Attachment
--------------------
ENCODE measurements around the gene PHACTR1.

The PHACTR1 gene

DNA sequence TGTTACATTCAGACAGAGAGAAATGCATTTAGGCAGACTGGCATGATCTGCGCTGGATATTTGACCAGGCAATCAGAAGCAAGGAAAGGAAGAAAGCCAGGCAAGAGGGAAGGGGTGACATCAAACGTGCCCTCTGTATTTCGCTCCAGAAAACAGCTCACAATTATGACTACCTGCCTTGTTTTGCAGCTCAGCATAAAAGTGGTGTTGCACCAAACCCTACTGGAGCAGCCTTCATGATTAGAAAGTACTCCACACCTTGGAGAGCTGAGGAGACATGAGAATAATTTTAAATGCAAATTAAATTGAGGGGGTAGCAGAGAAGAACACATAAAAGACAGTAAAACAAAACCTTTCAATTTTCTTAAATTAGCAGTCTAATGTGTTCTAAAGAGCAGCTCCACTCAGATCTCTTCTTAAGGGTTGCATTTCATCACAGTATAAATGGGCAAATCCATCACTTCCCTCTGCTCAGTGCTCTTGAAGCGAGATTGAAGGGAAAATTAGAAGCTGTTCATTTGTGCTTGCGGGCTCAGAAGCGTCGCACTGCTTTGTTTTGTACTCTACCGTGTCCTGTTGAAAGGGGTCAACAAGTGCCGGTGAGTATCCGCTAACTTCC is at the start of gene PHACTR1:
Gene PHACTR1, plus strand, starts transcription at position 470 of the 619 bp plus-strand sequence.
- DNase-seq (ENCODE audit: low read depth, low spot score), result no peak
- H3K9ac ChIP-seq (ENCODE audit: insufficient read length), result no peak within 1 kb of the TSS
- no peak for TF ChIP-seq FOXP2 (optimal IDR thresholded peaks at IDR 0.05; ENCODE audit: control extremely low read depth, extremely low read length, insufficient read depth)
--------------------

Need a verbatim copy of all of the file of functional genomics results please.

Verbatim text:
ENCODE measurements around the gene PHACTR1.

The PHACTR1 gene

DNA sequence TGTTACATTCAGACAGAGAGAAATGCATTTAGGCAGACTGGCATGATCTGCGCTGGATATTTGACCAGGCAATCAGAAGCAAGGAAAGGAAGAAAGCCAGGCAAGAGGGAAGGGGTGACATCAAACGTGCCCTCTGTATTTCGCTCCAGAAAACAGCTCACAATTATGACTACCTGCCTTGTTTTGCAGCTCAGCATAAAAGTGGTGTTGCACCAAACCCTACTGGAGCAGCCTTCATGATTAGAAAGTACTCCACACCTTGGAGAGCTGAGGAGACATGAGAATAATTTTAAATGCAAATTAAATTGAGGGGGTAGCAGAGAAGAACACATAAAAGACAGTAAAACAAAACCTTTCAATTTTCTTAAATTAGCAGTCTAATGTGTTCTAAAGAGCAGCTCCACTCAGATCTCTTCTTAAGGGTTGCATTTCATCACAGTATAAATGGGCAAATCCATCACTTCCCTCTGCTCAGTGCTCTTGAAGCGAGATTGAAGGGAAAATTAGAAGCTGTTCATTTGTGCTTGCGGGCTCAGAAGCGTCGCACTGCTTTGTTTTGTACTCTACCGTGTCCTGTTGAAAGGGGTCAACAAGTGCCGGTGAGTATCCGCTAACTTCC is at the start of gene PHACTR1:
Gene PHACTR1, plus strand, starts transcription at position 470 of the 619 bp plus-strand sequence.
- DNase-seq (ENCODE audit: low read depth, low spot score), result no peak
- H3K9ac ChIP-seq (ENCODE audit: insufficient read length), result no peak within 1 kb of the TSS
- no peak for TF ChIP-seq FOXP2 (optimal IDR thresholded peaks at IDR 0.05; ENCODE audit: control extremely low read depth, extremely low read length, insufficient read depth)